and in the Ridemonkey thread Dave Weagle said:

    "Any time I read anything about chainlines passing through instant centers, the credibility meter definitely pegs somewhere around zero.."

    Hmm.

  34. #34
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    I went back and read that thread - DW comes across as kind of a knob IMO.

    Anyway, I guess the issue is of the accuracy of using the IC for chain induced anti-squat. In the case of the K9, since the IC doesn't migrate too much, it's probably pretty close to the CC.

  35. #35
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    Smells flexy. I'm sure the Rootbeer version will smell sweet and flowery when I't comes out!
    The guy yo' momma "act" like she don't know!

  36. #36
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    I am not sure what it's all about, but I think it needs some more shimz.
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  37. #37
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    Quote Originally Posted by Moosey
    ur an idiot. It's solid... I'd be suprised if anyone cound break it.
    man looks flexy
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  38. #38
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    I would have to be offered this frame for free in order to ride it. I think it may be the fugliest bike ever produced. May ride like a dream, but looks like a nightmare IMO.

  39. #39
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    Quote Originally Posted by essenmeinstuff
    This is true though, because invariably the shock is now sitting between two levers this means the force on the bearings is less than if the shock is mounted directly on the frame.

    Off course something still has to (hehe) compress the shock from both ends, so there is no avoiding that, its just moved from the front triangle to the swing arm(s).

    It also depends on what you call the frame, if to you the "frame" is everything that holds the wheels, fork bb and rider together, then you are right.

    edit: did I just argue with myself and indirectly come to the same conclusion you did? lol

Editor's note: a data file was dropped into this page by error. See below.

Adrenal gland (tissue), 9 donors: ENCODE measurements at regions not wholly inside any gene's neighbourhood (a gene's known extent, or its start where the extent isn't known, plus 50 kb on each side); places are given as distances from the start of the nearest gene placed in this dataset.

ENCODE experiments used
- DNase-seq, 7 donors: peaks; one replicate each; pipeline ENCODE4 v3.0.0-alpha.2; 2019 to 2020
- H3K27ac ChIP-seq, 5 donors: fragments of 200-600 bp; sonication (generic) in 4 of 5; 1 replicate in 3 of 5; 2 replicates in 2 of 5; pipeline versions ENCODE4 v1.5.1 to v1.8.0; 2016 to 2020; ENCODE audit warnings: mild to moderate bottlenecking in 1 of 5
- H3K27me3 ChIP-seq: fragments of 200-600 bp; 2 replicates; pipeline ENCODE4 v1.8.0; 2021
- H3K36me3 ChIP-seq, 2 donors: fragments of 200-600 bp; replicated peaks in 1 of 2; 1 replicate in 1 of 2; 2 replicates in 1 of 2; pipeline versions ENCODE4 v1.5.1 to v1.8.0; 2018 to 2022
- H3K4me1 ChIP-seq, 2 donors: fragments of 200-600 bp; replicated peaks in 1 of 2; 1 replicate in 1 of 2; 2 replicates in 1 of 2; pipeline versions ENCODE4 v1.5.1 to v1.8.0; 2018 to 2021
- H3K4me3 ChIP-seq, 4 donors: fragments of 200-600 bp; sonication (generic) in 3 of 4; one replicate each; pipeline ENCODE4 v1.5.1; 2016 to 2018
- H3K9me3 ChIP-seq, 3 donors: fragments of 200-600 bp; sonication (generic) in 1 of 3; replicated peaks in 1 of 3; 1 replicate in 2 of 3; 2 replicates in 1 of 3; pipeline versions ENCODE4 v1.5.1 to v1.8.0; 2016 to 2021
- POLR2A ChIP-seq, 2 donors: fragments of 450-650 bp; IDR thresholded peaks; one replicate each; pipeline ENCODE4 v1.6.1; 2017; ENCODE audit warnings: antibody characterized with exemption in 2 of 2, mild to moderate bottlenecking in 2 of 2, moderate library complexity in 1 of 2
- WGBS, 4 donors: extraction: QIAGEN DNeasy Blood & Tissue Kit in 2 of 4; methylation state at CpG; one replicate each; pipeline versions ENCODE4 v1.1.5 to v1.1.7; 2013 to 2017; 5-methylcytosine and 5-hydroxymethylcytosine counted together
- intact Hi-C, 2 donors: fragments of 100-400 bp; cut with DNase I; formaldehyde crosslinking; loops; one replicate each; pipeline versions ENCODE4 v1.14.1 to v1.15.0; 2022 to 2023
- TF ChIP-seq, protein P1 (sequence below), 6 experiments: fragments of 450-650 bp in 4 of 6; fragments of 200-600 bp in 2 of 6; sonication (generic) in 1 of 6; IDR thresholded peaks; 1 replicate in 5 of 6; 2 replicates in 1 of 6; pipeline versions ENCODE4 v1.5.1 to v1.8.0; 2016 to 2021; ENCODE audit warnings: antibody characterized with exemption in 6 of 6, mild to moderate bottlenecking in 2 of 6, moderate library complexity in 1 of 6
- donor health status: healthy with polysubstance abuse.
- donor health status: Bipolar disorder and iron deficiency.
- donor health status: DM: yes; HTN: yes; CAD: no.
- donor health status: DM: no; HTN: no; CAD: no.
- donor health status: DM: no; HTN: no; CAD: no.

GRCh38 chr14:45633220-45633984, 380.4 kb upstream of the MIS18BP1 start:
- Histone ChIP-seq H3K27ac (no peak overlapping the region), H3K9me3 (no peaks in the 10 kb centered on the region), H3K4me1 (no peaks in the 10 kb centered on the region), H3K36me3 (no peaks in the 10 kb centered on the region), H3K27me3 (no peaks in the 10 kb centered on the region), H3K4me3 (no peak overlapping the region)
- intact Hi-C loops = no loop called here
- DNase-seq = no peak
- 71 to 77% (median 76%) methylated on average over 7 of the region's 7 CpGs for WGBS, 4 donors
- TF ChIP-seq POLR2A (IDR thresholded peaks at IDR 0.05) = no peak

The bottom line is that all the riders weight is on the bb in the front triangle. The rear suspension has to support that weight, regardless of how the shock is positioned. The force from the spring will be transferred into the front triangle through various pivots/bearings. The best you can hope for is that the force vectors are in line with the front triangle so that additional reinforcement isn't required.

    We may still be saying the same thing, but in different ways!

  40. #40
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    Quote Originally Posted by Pslide
    The bottom line is that all the riders weight is on the bb in the front triangle. The rear suspension has to support that weight, regardless of how the shock is positioned. The force from the spring will be transferred into the front triangle through various pivots/bearings. The best you can hope for is that the force vectors are in line with the front triangle so that additional reinforcement isn't required.

    We may still be saying the same thing, but in different ways!
    The only point I was getting at with the floating shock and pivots though through levers is the reduction of force on the front triangle... which will allow lighter construction, the force is moved to the swing arm which is already built to take higher loads.

    Eg a rider weighing 100kg (50/50 weight dist) standing on the pedals with a 3:1 shock ratio would put 1kN on the BB, and 1.5kN on the shock mount.

  41. #41
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    Quote Originally Posted by essenmeinstuff
    The only point I was getting at with the floating shock and pivots though through levers is the reduction of force on the front triangle... which will allow lighter construction, the force is moved to the swing arm which is already built to take higher loads.